The second reference this highlights: Montesqieu in the spirit of the laws, book 17 makes his point on how variation inclimate affects governance and how Europeans being divided by climate variations maintain multipl states and relative fortitude of regimes in their war-making capacity as opposed to the large asian empires. The first thing to note is that in the actual text, he is far more racist and straight-forwardly supremacist than in how Deudney portrays his ideas. His larger point is related to cold climate producing good strong qualities and having less need for laws of virtue with warm ones producing vices and requiring laws. (Interestingly I can point to opposite conclusions made by Arab Writers, see ibn khaldun). But the point remains that even though he is an asshole, his observation of the hierarchical subjugation of peoples in Asia, and the Arab world is valid. For more than one thousand years political units in asia were ruled by a class of people that were foreigners, whether greek of turkic, the rulers were rarely local. The consequences of this on life and politic may be irrelevant, but on the other hand they may indeed establish certain political repertoires and positions towards the state that leave the local inhabitant unintirested. One would ofcourse have to show that this is the case and would have to explain how these attitudes got passed on.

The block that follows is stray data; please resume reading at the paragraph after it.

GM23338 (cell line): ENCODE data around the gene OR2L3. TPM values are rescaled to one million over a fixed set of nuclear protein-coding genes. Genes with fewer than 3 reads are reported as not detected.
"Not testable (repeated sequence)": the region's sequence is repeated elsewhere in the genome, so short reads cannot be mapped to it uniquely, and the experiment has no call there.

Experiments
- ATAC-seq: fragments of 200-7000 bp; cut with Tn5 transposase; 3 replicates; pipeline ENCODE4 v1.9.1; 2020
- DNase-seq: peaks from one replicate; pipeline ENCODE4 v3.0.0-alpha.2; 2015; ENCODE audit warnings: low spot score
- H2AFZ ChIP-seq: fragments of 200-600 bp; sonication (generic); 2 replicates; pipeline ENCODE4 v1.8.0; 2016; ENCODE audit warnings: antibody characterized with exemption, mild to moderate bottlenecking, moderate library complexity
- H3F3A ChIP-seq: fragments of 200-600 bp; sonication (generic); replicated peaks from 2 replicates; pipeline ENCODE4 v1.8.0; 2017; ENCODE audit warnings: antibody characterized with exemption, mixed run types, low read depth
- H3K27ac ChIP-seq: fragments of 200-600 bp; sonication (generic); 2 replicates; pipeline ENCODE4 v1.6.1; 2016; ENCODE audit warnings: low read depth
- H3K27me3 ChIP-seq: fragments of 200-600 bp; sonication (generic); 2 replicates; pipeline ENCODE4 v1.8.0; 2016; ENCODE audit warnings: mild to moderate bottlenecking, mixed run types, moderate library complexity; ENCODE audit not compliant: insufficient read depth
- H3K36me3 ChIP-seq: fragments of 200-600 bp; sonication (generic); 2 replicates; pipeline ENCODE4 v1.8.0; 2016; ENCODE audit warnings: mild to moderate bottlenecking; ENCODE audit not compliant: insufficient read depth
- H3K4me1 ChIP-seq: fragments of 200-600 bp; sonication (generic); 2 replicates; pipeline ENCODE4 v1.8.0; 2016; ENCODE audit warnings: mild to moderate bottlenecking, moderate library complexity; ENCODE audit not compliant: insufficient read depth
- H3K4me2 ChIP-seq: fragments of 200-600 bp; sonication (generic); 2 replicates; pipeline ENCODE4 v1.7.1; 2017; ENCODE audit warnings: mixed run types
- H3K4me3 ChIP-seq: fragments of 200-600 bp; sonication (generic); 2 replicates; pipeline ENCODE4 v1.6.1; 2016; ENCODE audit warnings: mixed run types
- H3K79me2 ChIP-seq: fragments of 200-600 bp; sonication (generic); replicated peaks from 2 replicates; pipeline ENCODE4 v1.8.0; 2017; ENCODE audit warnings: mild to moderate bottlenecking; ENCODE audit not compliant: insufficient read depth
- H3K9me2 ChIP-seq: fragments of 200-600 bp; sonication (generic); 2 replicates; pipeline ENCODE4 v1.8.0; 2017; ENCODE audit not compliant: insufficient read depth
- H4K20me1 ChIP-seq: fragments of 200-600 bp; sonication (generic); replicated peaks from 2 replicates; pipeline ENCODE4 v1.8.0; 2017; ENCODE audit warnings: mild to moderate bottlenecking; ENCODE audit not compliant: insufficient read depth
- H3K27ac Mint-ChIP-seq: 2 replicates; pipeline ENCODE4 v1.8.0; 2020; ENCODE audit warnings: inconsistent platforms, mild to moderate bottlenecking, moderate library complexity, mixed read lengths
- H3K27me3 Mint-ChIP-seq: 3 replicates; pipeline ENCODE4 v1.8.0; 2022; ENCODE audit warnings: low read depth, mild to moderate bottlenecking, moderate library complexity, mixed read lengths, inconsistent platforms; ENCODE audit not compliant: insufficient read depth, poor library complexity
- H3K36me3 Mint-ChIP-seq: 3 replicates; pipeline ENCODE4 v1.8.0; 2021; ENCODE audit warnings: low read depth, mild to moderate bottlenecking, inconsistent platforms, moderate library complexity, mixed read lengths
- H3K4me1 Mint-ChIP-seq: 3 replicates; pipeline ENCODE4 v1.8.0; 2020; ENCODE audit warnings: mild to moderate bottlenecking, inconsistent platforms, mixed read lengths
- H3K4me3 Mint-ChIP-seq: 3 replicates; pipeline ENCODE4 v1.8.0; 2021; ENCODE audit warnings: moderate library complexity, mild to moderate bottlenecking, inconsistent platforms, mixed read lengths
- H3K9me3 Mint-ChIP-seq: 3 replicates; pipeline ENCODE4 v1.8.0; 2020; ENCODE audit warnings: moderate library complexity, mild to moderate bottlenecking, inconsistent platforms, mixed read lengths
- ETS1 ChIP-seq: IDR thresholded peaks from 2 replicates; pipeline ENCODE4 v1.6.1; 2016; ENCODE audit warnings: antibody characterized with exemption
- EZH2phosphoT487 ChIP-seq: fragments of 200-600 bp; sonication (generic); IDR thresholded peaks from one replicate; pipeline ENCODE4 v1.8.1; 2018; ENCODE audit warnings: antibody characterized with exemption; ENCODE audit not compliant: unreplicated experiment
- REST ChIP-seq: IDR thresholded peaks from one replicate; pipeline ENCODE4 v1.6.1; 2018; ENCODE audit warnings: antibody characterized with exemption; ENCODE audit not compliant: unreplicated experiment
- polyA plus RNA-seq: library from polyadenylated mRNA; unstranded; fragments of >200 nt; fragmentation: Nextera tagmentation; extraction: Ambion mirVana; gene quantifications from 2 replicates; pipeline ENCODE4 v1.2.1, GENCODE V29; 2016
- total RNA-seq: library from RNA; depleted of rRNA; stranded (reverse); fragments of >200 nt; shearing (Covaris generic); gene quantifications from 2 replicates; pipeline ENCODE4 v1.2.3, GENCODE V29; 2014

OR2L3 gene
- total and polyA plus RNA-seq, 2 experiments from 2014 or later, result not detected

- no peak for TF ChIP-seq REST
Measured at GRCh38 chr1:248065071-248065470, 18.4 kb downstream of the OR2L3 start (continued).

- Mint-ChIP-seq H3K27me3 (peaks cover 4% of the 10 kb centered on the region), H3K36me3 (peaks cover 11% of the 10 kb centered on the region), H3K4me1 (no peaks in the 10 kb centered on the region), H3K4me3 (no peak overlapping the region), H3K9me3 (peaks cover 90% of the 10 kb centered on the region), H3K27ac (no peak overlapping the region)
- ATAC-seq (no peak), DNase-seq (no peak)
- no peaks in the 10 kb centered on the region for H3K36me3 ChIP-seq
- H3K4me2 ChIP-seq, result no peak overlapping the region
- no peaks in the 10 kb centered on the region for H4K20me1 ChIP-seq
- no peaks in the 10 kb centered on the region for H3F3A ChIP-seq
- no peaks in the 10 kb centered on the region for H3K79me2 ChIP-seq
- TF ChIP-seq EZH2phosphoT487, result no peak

Finally, as relating to the idea of theories of abundance producing politics of liberalism. I need to be careful, there are a lot of theories of the fortitude of the cold or warm regions and how that fits them for certain typs of government. SO Montesqieu saying that warm regions have more fierce and strict laws is an obvious example of this. I do not want to make that argument. But concerning the question of why western forms of government fail outside of Europe and America, the answer should not be that there is something in the climate or culture or biology of non-Europeans. Or it may be but it would have to be stated in a way that was convincing and I am a skeptic of its validity. (need to look at how liberals disproved montesqieu and others like him who claimed different politicsfor different climates). I need to equally distinguish myself or elaborat and fix myself from modernization theories of teleological political development from economic development. If I am saying that liberal politics fail where there is an absence of conditions of abundance I need to be clear about the reprecussions of such claims, one danger is that this might lead to the conclusion that the poor do not deserve democracy or self government, things which I do not wish to say or believe. Equally I do not want to say that hierarchy and despotism become required. Simply stating that there must be a fit between political institution and ideas and local conditions is not enough. Can’t really figure out how tosquare the circle, but I am sure that the project is one of critique of placing causes of state failure and economic failure in the culture or people of the failed state rather than the institutional fit.